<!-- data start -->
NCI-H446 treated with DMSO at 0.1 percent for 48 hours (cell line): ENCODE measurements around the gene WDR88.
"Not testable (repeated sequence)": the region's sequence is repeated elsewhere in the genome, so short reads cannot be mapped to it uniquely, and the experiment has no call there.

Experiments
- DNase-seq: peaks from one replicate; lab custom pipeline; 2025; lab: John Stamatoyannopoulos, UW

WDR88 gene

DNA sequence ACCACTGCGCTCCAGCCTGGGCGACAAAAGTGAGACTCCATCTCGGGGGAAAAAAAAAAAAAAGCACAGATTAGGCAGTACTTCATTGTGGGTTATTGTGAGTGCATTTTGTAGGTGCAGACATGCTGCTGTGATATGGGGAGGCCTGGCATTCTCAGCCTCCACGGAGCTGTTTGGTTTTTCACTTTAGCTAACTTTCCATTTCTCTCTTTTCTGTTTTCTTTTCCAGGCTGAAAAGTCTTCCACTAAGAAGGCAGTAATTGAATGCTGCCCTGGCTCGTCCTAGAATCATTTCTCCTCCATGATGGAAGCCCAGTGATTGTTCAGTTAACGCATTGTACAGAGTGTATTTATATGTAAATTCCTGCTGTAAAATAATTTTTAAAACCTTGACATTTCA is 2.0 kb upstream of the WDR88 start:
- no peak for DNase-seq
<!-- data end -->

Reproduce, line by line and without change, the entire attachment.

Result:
NCI-H446 treated with DMSO at 0.1 percent for 48 hours (cell line): ENCODE measurements around the gene WDR88.
"Not testable (repeated sequence)": the region's sequence is repeated elsewhere in the genome, so short reads cannot be mapped to it uniquely, and the experiment has no call there.

Experiments
- DNase-seq: peaks from one replicate; lab custom pipeline; 2025; lab: John Stamatoyannopoulos, UW

WDR88 gene

DNA sequence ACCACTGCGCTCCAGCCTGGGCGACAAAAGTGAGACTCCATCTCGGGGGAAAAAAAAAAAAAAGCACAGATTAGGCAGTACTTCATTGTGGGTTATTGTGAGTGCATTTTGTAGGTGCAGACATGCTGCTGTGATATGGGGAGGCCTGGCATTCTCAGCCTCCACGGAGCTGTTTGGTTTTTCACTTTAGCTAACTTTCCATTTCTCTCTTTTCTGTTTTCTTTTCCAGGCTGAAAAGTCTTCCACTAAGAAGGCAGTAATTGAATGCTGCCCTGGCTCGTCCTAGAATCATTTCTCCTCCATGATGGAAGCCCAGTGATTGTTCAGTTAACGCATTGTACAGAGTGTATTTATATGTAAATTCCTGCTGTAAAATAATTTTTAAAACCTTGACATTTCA is 2.0 kb upstream of the WDR88 start:
- no peak for DNase-seq